During the 1960s, a chemist, who was researching a new ulcer medicine, in a lab licked his finger to grab a piece of paper. Like Ira before him, the chemist was surprised to discover his finger tasted sweet. This new found concoction would go on to become aspartame. Advertised as a saccharin alternative, aspartame became popular in the 1980s.

Finally, sucralose was discovered in London in the mid 1970s thanks to a misunderstanding in a lab. While researching insecticides, a lab assistant was told by his advisor to test a new compound. The assistant misheard this as “taste” the compound. In a lucky turn of events, this didn’t kill him. Instead, the assistant was astounded by the compound’s sweetness. 

The history of artificial sweeteners reveal two things. One, you never know where and when you’ll find something amazing. Two, scientists are alarmingly willing to taste unknown chemical compounds.


The science behind artificial sweeteners is tied directly to human biology. As artificial compounds affect the human brain in a very similar way to natural-occurring sugar, it’s important to first know how natural sugar affects the body. Humans are naturally drawn to sugar. In hunter-gatherer societies, sugar was a rare treat associated with high energy foods like berries and honey. While sugar has become much more readily available in the modern world, it’s effects on the brain have not changed. When sugar hits the tongue, it causes a rush of dopamine, the “feel-good” chemical. Once swallowed, the sugar will go through the digestive system. The body metabolizes it and converts the sugar into energy. People on a sugar high are experiencing high levels of energy from high amounts of sugar.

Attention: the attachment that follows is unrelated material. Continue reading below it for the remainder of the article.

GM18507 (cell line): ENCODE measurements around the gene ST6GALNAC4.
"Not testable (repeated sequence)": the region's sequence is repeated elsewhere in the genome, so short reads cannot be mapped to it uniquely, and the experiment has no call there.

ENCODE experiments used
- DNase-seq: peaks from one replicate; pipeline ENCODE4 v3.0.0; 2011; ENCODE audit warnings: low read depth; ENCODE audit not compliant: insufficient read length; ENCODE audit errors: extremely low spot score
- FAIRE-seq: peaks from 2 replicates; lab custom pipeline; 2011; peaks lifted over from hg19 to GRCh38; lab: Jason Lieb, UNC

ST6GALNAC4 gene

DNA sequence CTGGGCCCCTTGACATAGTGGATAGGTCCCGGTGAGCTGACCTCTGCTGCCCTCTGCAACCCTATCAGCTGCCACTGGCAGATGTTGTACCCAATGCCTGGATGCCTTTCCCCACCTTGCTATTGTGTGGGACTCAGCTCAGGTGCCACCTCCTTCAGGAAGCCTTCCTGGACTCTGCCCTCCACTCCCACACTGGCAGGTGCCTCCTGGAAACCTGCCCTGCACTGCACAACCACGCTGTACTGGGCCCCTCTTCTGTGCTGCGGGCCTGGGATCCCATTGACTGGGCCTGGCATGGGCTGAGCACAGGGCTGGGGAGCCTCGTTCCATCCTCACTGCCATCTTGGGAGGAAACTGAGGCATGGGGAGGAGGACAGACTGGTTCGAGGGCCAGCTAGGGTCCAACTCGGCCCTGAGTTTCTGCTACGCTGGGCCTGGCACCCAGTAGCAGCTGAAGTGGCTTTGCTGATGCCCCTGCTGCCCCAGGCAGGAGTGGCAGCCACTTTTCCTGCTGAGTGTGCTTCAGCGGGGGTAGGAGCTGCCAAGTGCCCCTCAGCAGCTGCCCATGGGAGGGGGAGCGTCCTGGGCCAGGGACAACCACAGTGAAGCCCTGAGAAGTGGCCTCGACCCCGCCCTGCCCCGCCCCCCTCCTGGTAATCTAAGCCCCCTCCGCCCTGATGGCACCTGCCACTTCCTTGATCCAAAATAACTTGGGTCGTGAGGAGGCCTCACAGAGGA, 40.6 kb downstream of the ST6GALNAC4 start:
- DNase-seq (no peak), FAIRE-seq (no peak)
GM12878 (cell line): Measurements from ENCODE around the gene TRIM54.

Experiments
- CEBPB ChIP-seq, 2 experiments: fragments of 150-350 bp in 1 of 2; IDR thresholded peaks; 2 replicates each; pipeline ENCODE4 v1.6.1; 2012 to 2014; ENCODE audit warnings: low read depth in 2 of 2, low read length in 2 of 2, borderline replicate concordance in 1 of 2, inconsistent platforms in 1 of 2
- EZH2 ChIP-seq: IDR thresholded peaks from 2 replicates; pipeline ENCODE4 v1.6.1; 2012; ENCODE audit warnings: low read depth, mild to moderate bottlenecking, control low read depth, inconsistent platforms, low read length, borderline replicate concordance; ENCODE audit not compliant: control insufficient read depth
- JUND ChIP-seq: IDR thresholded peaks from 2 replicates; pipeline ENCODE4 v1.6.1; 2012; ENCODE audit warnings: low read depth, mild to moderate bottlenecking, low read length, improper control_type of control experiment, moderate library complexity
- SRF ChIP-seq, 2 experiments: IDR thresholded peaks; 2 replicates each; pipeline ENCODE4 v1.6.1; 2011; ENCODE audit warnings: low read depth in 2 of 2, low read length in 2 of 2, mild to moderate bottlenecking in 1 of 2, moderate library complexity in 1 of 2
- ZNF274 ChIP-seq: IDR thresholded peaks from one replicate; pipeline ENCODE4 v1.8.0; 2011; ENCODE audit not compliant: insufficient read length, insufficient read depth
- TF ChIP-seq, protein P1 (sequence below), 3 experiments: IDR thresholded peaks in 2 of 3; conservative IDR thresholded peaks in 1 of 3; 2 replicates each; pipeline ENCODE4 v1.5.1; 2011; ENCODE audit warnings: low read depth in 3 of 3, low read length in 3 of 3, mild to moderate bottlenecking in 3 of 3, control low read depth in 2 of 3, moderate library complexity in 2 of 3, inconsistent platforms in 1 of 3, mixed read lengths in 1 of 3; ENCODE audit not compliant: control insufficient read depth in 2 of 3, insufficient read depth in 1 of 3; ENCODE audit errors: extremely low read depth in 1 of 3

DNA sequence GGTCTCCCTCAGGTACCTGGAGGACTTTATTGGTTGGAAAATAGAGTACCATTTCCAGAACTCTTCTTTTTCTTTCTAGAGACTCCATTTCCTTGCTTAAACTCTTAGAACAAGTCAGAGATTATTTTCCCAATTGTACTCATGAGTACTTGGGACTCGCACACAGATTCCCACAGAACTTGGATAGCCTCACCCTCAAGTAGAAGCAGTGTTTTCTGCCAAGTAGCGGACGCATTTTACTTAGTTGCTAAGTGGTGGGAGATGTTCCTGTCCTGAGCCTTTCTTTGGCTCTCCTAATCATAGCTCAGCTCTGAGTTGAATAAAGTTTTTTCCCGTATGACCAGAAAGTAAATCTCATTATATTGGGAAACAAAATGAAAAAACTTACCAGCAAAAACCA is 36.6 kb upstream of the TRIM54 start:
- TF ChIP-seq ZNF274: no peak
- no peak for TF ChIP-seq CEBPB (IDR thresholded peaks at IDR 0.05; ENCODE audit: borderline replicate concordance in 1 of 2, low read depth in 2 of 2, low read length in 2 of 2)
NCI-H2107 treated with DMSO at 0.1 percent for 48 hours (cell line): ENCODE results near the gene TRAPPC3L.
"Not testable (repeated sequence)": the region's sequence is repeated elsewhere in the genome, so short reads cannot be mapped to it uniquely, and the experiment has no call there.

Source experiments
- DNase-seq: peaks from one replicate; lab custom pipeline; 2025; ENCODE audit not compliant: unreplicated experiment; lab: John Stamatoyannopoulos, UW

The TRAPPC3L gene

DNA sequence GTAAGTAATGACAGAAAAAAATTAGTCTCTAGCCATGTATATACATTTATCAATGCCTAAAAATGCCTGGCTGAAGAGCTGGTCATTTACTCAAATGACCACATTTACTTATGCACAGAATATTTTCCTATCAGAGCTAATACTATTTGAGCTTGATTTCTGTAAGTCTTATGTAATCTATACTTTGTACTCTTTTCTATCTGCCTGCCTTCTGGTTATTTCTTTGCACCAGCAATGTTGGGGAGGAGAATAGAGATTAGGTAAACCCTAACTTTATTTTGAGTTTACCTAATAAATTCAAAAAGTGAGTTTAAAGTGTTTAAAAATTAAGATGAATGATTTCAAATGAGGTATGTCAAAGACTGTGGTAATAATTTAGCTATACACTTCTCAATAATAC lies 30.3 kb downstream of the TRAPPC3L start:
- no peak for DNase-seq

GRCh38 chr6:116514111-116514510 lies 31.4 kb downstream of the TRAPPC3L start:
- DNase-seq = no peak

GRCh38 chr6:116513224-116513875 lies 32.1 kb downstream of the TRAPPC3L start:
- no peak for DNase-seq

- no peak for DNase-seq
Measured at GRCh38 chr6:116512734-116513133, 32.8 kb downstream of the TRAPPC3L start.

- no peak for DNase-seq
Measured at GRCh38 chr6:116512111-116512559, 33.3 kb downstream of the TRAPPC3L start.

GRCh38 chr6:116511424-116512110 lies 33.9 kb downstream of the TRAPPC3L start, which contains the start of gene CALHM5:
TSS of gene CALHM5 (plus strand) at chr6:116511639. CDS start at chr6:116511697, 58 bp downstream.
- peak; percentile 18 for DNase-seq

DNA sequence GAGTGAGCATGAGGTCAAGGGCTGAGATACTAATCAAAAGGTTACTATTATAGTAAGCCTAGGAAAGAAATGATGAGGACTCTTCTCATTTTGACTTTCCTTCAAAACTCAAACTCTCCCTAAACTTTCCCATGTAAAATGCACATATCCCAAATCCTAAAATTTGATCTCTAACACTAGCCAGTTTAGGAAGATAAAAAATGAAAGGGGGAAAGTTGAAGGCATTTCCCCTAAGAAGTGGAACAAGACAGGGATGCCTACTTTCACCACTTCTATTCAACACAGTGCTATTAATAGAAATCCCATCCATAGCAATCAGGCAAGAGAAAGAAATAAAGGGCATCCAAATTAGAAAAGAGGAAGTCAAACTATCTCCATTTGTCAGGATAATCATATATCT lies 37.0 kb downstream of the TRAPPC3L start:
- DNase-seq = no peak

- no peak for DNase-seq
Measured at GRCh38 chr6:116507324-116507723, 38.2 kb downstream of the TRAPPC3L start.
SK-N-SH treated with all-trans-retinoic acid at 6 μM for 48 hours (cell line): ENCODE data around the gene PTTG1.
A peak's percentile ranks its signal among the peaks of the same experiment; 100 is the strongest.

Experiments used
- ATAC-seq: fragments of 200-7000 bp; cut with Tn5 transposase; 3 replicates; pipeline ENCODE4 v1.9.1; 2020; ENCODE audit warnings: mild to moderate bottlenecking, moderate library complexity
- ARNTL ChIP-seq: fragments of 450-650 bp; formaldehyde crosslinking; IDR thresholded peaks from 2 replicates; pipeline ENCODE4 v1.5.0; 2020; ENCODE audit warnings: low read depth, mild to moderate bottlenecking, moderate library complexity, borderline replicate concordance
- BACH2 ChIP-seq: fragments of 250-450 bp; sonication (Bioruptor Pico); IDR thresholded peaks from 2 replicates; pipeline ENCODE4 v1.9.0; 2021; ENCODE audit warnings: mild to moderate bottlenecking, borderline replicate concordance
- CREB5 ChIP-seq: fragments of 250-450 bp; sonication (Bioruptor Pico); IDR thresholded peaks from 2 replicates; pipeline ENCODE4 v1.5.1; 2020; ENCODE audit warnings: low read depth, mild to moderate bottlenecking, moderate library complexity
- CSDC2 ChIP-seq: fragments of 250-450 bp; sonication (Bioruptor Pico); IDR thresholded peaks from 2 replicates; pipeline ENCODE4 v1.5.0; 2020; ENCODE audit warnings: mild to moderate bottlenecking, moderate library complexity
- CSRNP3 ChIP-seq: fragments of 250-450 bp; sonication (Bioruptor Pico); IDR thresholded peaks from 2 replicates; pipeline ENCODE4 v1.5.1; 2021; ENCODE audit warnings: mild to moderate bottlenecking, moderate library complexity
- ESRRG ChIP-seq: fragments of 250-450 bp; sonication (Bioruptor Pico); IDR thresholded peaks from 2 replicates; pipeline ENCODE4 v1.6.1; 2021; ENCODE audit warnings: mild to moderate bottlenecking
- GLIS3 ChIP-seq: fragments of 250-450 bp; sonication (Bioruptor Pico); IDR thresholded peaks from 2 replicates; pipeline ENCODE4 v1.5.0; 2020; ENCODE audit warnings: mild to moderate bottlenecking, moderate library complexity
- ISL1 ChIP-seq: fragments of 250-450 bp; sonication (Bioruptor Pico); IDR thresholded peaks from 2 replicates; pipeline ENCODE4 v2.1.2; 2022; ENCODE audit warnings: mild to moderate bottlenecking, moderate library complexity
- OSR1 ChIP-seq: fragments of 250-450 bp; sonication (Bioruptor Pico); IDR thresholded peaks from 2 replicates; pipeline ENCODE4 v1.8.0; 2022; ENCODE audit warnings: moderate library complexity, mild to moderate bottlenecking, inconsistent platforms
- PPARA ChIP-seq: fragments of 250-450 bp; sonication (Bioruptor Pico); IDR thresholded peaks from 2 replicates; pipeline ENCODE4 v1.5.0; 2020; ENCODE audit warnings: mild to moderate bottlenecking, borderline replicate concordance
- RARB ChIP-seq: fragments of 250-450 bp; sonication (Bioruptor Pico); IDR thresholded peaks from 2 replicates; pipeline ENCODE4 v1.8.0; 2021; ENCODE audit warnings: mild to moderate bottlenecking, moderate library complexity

Artificial sweeteners act in a similar way. When an artificial sweetener hits the tongue,  the same dopamine rush from the sensation of sweetness occurs. From here, though, differences start to pop up. Artificial sweeteners are structured chemically different from sugar (see graphics below). The differences in the chemical structure causes artificial sweeteners to bind to our receptors much more aggressively and causes it to taste much sweeter.

Additionally, because each artificial sweetener has its own molecular shape, they all bind to our taste receptors differently. This gives each of them a distinct taste and aftertaste. For those using artificial sweeteners in their product, this means playing around with various types to find the one with the taste that works best for your particular recipe. 

Should your company use artificial sweeteners? Really, it’s up to you. If you are looking to cut down on your product’s calories or make it diabetic-friendly, artificial sweeteners might be the way to go. Despite their negative portrayal in the media, artificial sweeteners are considered safe by the general scientific community and are FDA approved. 

In this Union Kitchen guide, we discussed artificial sweeteners, their history, and their science.